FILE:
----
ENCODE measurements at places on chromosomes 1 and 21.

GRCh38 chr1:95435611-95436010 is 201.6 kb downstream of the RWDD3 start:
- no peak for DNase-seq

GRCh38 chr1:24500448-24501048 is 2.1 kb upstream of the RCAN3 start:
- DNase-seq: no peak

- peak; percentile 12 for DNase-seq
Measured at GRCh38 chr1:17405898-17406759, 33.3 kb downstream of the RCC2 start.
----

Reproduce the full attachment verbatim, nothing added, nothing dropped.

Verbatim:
ENCODE measurements at places on chromosomes 1 and 21.

GRCh38 chr1:95435611-95436010 is 201.6 kb downstream of the RWDD3 start:
- no peak for DNase-seq

GRCh38 chr1:24500448-24501048 is 2.1 kb upstream of the RCAN3 start:
- DNase-seq: no peak

- peak; percentile 12 for DNase-seq
Measured at GRCh38 chr1:17405898-17406759, 33.3 kb downstream of the RCC2 start.